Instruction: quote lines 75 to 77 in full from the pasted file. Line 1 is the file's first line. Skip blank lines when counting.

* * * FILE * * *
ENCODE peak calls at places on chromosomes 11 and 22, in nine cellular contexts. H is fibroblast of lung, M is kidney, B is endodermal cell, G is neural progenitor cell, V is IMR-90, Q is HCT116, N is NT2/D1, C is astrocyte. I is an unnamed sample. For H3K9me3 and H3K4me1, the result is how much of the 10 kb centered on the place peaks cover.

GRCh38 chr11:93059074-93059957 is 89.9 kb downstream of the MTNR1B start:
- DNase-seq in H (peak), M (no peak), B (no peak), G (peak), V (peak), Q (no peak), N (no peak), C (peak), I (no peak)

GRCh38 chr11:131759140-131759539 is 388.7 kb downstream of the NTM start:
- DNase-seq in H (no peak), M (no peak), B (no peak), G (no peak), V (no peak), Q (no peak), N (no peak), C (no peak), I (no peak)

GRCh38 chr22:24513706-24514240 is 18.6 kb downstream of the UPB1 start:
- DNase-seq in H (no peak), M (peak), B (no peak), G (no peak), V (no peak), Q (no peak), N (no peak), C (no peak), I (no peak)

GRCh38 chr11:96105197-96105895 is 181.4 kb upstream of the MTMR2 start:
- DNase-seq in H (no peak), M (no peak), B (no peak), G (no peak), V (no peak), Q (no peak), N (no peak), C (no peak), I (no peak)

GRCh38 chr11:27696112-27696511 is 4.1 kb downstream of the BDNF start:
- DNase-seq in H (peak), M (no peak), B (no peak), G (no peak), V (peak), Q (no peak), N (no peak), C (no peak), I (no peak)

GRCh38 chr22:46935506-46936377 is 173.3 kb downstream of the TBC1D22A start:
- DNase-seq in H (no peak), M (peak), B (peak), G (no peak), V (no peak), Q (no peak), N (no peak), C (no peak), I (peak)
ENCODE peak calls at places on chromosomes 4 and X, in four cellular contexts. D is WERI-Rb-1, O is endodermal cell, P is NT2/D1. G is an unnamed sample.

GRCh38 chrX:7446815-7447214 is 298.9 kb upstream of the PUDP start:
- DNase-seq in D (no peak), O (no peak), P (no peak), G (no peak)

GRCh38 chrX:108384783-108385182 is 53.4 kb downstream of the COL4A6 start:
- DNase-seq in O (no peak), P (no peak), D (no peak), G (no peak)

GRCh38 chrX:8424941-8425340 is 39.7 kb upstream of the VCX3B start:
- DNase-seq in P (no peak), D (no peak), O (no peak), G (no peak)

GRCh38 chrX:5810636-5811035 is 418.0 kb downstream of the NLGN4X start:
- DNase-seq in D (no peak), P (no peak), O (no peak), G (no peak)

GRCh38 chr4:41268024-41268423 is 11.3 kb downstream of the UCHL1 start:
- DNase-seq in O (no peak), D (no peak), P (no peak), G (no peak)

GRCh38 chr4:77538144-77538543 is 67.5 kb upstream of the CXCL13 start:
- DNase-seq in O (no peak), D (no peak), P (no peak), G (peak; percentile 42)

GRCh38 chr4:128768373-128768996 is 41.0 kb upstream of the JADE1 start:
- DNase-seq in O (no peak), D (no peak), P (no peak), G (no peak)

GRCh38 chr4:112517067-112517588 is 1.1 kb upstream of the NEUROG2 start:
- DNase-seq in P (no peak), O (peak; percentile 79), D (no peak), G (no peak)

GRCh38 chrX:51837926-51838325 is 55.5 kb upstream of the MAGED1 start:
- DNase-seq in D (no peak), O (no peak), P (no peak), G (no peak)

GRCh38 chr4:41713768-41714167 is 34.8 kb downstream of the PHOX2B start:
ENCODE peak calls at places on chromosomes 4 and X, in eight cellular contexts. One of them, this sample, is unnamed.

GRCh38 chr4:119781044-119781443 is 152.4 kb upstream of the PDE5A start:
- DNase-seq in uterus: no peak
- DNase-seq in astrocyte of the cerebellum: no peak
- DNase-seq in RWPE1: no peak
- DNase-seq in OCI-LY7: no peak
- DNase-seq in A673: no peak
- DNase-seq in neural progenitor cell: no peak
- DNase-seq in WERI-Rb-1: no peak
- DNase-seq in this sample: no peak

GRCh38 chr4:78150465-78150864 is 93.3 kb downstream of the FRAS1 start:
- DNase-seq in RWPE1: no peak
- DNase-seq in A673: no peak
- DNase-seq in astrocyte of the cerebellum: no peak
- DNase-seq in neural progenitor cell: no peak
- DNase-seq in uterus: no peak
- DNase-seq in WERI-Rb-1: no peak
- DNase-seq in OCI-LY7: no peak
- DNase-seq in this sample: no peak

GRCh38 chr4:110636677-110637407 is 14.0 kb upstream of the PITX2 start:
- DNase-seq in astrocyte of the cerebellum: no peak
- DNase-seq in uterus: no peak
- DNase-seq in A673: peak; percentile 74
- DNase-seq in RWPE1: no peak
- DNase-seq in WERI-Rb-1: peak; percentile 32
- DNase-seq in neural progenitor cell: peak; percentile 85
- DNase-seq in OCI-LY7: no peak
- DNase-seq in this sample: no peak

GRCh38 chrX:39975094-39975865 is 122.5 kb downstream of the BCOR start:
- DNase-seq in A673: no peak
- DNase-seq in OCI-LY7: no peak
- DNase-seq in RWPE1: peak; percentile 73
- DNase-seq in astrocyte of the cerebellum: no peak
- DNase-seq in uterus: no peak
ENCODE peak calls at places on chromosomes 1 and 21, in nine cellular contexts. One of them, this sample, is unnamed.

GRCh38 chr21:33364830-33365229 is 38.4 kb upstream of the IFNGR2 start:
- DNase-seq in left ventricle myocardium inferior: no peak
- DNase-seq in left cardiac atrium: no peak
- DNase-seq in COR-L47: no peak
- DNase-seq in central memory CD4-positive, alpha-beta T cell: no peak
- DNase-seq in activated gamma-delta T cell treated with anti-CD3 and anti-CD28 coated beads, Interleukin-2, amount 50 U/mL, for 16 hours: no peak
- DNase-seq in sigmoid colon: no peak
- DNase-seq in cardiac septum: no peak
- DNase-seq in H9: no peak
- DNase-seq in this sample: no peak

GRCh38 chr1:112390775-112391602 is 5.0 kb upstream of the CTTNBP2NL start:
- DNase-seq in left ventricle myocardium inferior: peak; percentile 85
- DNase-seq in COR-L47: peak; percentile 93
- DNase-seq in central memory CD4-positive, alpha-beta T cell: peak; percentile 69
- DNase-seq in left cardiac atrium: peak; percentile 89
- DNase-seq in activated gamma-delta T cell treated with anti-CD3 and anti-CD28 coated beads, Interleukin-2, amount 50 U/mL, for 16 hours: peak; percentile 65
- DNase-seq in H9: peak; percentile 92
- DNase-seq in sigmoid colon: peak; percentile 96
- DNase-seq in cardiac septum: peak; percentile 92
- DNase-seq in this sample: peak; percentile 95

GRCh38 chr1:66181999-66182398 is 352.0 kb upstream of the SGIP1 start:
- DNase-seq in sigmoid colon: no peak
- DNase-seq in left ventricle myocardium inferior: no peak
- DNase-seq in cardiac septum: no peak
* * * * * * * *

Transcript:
- DNase-seq in sigmoid colon: no peak
- DNase-seq in cardiac septum: no peak
- DNase-seq in H9: no peak